Fed’s Kugler Expects Inflation Will Keep Cooling, Making Way for Rate Cuts


Federal Reserve Gov. Adriana Kugler said Wednesday that her baseline expectation is that inflation will continue to diminish without a broad economic slowdown, which would allow for rate cuts this year.

In remarks prepared for an event hosted by Washington University in St. Louis, Kugler said that she expects the rate of inflation to keep falling despite the “firmer” results recorded for January and February. “If disinflation and labor market conditions proceed as I am currently expecting, then some lowering of the policy rate this year would be appropriate,” Kugler said.

The Fed’s preferred inflation measure, the core personal consumption expenditures price index, rose 0.3% from a month earlier in February and 0.4% in January. In February, PCE inflation rose by 2.5% compared with a year prior, compared with the revised rate of 2.4% rate logged in January and the 2.6% increase in December.

But Kugler noted the January numbers, in particular, featured some “atypical or seasonal factors that suggest a need to withhold judgment.”

Looking ahead, Kugler said she expects growth in consumption to slow some this year. “Households have drawn down large balances of excess savings accumulated during the pandemic and are facing restrictive financial conditions,” she said. “We may already be seeing some of that slowing.”

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With less consumer spending, Kugler believes, gross domestic product growth this year will be solid, but slower than last year’s strong 3.1% pace. Yet even with demand growth cooling, Kugler said her baseline expectation is that “further disinflation can be accomplished without a significant rise in unemployment.”

To be sure, geopolitical problems, such as the wars in Europe and the Middle East, do present risks to Kugler’s economic outlook of cooling inflation and solid GDP growth. But she discounted any widespread economic effects from the recent bridge collapse in Baltimore, saying it appears that shipping networks are adapting.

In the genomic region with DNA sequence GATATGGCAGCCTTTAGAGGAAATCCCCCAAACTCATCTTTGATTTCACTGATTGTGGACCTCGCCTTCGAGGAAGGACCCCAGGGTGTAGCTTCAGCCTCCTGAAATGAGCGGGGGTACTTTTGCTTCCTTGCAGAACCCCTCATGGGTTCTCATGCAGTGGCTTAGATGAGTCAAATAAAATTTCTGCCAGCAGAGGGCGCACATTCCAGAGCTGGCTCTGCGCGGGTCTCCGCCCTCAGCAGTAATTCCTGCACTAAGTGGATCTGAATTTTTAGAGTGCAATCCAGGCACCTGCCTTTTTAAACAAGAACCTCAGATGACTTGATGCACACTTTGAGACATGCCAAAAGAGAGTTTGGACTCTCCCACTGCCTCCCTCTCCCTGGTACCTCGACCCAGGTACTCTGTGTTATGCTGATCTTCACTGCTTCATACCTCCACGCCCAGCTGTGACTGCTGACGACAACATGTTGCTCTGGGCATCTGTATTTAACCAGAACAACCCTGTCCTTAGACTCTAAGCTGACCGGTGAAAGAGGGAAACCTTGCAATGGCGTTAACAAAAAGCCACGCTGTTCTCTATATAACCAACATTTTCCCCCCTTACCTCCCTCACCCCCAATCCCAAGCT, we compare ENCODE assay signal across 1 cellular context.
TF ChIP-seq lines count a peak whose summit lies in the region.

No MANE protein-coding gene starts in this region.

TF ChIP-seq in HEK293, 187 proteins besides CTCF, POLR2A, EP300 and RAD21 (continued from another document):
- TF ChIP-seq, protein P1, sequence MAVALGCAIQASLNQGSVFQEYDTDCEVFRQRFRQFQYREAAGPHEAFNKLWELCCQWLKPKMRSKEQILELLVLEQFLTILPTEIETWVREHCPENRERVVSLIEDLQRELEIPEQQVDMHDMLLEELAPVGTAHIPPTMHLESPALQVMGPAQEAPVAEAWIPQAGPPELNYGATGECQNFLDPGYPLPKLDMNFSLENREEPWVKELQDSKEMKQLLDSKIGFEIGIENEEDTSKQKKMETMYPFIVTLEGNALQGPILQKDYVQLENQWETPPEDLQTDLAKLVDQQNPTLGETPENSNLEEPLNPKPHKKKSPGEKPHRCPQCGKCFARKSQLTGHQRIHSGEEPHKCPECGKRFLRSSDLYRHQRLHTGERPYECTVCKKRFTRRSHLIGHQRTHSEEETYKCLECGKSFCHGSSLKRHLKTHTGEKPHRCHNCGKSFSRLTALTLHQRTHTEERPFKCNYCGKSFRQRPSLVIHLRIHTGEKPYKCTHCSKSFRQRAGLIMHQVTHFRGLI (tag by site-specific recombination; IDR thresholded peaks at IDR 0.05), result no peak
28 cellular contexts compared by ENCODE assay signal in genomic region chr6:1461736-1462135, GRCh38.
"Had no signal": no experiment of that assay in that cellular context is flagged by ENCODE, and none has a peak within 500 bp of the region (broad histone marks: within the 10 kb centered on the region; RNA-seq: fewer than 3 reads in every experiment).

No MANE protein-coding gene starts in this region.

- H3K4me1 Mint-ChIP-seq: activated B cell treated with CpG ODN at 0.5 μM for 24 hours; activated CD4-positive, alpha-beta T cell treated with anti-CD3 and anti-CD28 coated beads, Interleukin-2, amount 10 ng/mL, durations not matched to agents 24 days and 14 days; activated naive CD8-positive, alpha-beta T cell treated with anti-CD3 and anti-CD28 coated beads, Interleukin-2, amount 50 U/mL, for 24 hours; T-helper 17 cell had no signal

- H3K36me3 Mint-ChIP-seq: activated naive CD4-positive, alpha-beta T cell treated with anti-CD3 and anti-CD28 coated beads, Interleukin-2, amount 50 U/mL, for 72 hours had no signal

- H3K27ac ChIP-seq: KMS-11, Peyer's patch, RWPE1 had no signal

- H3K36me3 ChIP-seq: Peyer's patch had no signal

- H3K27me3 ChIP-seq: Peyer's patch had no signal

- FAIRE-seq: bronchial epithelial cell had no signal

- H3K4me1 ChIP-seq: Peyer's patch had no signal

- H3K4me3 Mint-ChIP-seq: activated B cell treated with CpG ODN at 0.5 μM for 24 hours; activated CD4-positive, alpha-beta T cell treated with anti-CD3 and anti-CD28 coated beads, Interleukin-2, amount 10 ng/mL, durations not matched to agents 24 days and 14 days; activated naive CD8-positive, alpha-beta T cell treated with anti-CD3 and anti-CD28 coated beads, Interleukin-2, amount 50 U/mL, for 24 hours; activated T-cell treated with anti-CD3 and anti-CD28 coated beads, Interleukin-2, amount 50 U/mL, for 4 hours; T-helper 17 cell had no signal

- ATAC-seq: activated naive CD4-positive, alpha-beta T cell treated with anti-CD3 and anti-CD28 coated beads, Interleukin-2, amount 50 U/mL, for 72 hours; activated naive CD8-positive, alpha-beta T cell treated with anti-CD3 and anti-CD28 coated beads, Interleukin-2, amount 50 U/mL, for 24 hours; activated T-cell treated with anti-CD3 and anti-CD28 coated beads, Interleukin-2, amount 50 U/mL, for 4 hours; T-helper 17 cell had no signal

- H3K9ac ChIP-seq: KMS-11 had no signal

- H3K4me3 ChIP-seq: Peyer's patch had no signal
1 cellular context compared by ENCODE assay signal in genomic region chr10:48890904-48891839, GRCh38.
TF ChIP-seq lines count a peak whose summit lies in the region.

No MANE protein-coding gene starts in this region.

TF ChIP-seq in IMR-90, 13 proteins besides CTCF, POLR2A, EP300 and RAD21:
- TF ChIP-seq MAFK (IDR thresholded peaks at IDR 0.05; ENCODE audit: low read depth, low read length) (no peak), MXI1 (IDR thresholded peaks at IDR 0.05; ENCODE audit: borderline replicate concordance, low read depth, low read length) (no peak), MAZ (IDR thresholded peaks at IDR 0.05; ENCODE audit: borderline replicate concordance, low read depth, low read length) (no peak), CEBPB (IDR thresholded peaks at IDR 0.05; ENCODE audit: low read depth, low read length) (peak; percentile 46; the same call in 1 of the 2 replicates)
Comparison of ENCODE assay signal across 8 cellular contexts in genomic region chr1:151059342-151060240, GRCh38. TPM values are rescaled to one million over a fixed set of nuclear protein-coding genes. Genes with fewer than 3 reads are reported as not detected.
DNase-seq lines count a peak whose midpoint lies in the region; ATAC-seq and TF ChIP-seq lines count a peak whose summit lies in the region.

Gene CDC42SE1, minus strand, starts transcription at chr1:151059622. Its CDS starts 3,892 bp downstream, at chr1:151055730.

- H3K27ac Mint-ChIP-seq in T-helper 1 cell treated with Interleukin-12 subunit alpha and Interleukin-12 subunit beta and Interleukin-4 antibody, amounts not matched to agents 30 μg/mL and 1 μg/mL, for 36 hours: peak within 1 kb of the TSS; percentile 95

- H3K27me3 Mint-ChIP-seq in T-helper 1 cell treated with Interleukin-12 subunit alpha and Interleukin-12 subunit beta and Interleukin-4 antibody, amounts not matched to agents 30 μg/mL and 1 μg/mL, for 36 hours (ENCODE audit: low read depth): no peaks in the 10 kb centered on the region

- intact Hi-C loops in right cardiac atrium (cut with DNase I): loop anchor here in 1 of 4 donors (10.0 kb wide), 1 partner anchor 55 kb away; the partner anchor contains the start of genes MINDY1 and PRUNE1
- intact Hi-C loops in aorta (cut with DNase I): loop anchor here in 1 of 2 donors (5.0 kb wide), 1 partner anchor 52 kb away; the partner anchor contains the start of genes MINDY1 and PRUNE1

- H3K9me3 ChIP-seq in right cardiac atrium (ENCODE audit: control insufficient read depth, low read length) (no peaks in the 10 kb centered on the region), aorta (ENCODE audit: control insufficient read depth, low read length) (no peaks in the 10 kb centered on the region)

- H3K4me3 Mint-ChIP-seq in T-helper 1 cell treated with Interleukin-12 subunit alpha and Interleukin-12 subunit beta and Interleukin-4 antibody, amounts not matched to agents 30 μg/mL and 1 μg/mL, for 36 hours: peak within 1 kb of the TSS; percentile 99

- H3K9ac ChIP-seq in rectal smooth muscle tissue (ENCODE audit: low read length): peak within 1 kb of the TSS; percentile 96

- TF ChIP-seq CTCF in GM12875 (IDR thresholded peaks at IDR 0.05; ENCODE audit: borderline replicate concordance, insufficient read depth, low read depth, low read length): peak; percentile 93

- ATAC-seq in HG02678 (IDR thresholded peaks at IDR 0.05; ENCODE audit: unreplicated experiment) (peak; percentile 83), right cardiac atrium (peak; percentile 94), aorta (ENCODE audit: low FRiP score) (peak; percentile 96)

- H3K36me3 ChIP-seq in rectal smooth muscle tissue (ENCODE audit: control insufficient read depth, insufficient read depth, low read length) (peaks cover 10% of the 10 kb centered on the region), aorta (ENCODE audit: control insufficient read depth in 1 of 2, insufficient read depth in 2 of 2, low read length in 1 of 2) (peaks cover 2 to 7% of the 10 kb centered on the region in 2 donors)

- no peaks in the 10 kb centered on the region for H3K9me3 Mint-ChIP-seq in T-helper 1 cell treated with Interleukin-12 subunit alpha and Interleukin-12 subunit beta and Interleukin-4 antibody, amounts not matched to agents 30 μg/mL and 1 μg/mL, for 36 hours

With regard to inflation, Kugler noted that gains in the cost of goods have cooled quickly, noting that supply-chain pressures, in particular, have eased “considerably”—though perhaps not completely. Goods prices in February, for example, were trending much lower than the levels recorded a year ago, Kugler said.

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Services inflation, however, peaked later and has cooled less quickly, Kugler noted. The service sector tends to be heavily influenced by labor dynamics. And while the labor market is coming back into better balance, it hasn’t entirely returned to normal. That move toward a better balance between the supply of workers and demand has helped cool wage growth, Kugler said, which means gains in operational costs in the services sector have slowed and eased inflationary pressures.

Kugler did note that housing inflation, in particular, continues to be higher. The cost of housing registered a year-over-year increase of 5.8% in February, though that was down from the rate of more than 8% seen in early 2023. Kugler says this is to be expected, to some extent.

“Housing services inflation is naturally persistent because tenant rents often have year-long lease agreements, and estimates of owner-occupied housing costs are imputed based in large part using those tenant rents,” she said, adding that “continued disinflation will indeed require further progress in housing and non-housing services.”

Write to Megan Leonhardt at megan.leonhardt@barrons.com



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